Referring collectively to FIGS. 2 and 3, the front end 17 and/or the back end 19 may be telescoping. In one embodiment, the front end 17 may be extended and/or retracted (generally indicated in FIG. 2 by arrow 217). In another embodiment, the back end 19 may be extended and/or retracted (generally indicated in FIG. 2 by arrow 219). Thus, the total length between the front end 17 and the back end 19 may be increased and/or decreased to accommodate various sized patients.

Referring collectively to FIGS. 1-3, the support frame 12 may comprise a pair of substantially parallel lateral side members 15 extending between the front end 17 and the back end 19. Various structures for the lateral side members 15 are contemplated. In one embodiment, the lateral side members 15 may be a pair of spaced metal tracks. In another embodiment, the lateral side members 15 comprise an undercut portion 115 that is engageable with an accessory clamp (not depicted). Such accessory clamps may be utilized to removably couple patient care accessories such as a pole for an IV drip to the undercut portion 115. The undercut portion 115 may be provided along the entire length of the lateral side members to allow accessories to be removably clamped to many different locations on the roll-in cot 10.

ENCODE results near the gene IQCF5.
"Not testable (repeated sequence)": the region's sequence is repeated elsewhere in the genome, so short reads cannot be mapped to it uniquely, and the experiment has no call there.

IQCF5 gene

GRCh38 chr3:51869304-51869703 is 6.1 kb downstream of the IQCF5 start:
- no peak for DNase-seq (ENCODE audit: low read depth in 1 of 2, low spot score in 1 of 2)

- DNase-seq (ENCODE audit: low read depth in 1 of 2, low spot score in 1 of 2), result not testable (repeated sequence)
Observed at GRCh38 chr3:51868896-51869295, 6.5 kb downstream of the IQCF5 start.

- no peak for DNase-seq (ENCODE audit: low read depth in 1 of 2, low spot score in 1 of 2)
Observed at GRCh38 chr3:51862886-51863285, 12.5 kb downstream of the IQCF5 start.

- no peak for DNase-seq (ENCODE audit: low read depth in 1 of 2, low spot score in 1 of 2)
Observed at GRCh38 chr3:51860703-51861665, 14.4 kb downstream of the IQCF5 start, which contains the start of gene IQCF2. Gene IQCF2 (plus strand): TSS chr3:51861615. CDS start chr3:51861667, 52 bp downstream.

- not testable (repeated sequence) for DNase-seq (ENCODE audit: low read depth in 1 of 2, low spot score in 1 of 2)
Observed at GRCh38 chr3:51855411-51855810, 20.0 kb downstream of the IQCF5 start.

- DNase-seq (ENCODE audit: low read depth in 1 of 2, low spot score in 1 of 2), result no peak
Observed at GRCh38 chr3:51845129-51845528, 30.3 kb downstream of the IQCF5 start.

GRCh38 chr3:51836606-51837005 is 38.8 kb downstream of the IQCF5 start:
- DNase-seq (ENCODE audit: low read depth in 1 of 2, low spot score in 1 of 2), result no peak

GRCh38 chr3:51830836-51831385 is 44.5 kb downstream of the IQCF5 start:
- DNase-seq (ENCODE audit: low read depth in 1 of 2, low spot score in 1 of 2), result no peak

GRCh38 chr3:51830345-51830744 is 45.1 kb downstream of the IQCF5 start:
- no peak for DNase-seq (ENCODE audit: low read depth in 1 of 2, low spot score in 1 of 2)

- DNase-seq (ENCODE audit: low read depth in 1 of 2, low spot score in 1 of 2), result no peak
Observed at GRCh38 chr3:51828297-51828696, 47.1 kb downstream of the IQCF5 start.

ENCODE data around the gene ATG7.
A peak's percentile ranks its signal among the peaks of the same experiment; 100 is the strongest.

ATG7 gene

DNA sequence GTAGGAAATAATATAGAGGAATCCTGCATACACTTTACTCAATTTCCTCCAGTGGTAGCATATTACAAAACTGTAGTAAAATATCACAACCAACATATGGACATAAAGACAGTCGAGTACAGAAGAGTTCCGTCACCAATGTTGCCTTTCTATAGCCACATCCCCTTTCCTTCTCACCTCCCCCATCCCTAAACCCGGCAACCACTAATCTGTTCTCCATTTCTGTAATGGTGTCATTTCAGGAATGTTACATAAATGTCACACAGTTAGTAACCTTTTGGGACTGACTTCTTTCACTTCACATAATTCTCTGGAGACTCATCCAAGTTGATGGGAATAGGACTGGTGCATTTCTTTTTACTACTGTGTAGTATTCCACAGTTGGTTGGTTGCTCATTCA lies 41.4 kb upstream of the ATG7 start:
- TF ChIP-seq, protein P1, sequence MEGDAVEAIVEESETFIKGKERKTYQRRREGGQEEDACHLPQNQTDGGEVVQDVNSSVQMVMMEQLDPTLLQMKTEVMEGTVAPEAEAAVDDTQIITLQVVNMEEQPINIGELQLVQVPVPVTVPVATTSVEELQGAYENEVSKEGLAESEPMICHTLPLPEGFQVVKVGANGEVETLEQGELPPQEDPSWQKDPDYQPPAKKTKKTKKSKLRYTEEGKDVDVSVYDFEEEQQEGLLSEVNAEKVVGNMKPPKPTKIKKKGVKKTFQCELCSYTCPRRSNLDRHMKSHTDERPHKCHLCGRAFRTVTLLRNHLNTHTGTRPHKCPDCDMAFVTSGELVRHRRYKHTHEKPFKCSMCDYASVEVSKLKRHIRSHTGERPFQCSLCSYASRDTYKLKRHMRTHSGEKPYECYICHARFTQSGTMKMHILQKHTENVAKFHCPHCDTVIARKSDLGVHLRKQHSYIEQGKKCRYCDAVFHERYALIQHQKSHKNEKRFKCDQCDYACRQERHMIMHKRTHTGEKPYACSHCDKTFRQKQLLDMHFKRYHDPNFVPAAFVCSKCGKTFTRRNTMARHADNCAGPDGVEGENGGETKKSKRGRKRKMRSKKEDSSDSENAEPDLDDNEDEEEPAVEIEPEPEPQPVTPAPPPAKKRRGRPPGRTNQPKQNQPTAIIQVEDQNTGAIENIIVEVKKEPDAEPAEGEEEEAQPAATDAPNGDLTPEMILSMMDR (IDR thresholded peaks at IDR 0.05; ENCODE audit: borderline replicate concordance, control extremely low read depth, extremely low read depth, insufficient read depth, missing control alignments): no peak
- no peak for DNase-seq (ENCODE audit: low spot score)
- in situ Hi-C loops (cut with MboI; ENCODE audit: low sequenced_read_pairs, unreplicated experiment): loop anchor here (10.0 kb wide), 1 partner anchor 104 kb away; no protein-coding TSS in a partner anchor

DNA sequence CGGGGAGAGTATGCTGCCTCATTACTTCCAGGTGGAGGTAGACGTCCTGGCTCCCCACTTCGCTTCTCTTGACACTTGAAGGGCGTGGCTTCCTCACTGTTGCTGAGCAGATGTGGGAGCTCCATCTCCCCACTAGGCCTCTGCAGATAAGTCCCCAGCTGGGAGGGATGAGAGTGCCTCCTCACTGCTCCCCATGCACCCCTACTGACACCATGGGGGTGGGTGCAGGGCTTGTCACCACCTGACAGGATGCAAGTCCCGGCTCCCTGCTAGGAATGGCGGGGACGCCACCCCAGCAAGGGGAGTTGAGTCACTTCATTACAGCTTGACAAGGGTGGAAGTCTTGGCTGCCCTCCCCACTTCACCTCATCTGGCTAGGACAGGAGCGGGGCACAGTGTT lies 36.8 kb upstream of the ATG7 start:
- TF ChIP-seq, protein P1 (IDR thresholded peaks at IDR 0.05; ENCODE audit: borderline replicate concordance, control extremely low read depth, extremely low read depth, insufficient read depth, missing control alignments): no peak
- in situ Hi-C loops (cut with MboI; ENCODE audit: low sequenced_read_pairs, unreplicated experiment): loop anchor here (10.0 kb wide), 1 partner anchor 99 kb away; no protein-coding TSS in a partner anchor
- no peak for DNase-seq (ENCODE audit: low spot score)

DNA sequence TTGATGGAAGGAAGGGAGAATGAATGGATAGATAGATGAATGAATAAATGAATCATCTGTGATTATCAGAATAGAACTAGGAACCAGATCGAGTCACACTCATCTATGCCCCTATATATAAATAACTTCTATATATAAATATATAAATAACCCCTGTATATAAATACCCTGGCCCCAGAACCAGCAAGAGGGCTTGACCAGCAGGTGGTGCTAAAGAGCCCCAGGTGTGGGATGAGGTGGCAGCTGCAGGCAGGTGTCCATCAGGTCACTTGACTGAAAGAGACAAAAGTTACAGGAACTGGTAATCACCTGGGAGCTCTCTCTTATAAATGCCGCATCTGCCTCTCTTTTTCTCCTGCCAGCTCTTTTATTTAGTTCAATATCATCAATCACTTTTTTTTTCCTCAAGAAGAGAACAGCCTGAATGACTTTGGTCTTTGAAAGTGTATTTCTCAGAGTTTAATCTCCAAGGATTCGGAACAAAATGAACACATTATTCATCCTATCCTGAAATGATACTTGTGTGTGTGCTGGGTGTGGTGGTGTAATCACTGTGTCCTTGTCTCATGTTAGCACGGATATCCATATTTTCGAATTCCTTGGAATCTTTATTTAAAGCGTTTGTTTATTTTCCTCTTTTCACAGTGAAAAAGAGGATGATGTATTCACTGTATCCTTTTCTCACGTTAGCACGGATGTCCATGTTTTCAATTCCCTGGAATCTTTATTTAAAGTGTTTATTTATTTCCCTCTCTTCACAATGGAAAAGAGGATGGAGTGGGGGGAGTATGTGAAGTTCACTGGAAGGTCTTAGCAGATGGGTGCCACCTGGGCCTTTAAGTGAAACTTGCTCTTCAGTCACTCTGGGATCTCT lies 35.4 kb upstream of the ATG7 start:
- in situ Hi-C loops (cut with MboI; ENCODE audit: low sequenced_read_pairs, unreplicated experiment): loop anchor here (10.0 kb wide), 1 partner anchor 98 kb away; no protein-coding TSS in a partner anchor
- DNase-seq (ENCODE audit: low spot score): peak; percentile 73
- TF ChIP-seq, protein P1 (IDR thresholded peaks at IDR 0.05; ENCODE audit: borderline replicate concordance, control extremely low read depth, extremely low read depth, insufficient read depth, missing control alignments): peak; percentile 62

Referring again to FIG. 1, the roll-in cot 10 also comprises a pair of retractable and extendible loading end legs or front legs 20 coupled to the support frame 12, and a pair of retractable and extendible control end legs or back legs 40 coupled to the support frame 12. The roll-in cot 10 may comprise any rigid material such as, for example, metal structures or composite structures. Specifically, the support frame 12, the front legs 20, the back legs 40, or combinations thereof may comprise a carbon fiber and resin structure. As is described in greater detail herein, the roll-in cot 10 may be raised to multiple heights by extending the front legs 20 and/or the back legs 40, or the roll-in cot 10 may be lowered to multiple heights by retracting the front legs 20 and/or the back legs 40. It is noted that terms such as “raise,” “lower,” “above,” “below,” and “height” are used herein to indicate the distance relationship between objects measured along a line parallel to gravity using a reference (e.g. a surface supporting the cot).